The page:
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Citizens in democracies complain that political parties’ positions on major issues are too ambiguous for them to confidently understand. Why is party position ambiguity so common? Are party positions ambiguous because political parties fail in forming clear policies or because they deliberately blur their positions? Rationality of Irrationality argues that political parties are motivated to strategically blur their position on an issue when they struggle with a certain disadvantage in the issue. Specifically, political parties present an ambiguous position when their own supporters are divided in their stances on the issue. A political party also blurs position stances when voters do not acknowledge that the party has the ability and integrity to solve problems related to the issue. Political parties blur their position in these cases because ambiguous party positions divert voters’ attention from the issue. Voters support a political party whose policy positions on major issues are close to their own stances. However, voters cannot confidently and exactly estimate party positions on an issue when they are only ambiguous.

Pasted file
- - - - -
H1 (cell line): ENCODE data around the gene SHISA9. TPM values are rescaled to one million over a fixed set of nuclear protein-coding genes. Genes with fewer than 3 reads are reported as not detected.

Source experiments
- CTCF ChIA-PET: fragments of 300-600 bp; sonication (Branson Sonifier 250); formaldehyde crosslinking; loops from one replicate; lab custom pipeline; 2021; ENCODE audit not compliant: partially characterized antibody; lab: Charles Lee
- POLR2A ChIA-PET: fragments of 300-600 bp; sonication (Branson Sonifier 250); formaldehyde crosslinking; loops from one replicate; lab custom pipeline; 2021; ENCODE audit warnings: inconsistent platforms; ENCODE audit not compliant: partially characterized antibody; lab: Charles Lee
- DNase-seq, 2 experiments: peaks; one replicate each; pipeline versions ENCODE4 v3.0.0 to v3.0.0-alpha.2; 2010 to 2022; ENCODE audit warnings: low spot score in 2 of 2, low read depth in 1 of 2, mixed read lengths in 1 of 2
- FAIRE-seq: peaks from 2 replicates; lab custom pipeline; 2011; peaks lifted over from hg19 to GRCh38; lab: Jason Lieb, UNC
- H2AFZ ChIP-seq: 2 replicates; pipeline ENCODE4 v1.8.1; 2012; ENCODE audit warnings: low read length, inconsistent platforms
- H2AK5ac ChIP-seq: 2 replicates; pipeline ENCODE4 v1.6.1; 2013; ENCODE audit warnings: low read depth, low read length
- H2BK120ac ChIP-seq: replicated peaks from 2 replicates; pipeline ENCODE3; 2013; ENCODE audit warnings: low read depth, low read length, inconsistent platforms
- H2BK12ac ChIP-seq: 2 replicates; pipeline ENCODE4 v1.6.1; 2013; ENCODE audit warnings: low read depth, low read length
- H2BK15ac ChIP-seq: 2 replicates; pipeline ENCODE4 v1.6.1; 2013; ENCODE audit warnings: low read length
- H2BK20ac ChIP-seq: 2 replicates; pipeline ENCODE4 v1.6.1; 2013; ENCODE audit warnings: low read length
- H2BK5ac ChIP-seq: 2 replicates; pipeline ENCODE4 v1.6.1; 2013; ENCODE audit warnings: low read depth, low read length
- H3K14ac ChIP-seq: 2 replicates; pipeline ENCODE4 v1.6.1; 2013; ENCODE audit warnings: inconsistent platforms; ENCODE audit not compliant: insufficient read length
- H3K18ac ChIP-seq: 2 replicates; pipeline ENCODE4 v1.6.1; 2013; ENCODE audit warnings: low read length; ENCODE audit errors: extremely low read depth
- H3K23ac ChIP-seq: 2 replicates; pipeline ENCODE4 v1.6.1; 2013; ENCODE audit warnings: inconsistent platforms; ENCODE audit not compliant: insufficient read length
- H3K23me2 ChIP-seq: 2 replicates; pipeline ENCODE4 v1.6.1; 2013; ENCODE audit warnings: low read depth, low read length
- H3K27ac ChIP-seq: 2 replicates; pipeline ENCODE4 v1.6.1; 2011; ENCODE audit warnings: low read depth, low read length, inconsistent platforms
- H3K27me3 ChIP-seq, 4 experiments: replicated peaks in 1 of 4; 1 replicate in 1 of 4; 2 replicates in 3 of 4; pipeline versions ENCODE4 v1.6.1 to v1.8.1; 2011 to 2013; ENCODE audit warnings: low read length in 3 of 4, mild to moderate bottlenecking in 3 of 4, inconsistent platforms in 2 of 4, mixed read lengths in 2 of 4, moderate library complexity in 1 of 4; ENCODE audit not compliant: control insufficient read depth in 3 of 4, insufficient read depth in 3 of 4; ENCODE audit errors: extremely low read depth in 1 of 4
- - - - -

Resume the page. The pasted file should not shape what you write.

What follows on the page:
“Rationality of Irrationality is a highly promising book on position blurring as a partisan strategy and how voters respond to this strategy. Han expands on this recent wave of literature on position blurring with original ideas and inspiring analyses. A must-read for anyone interested in party strategies and their electoral effects.”
—Christoffer Green-Pedersen, Aarhus University
“This is a great book for all political scientists eager to better understand how parties strategically act to ensure their vote share. Politicians and party elites could learn from the evidence here to think about their own choices.”
—Sean McGraw, Boston College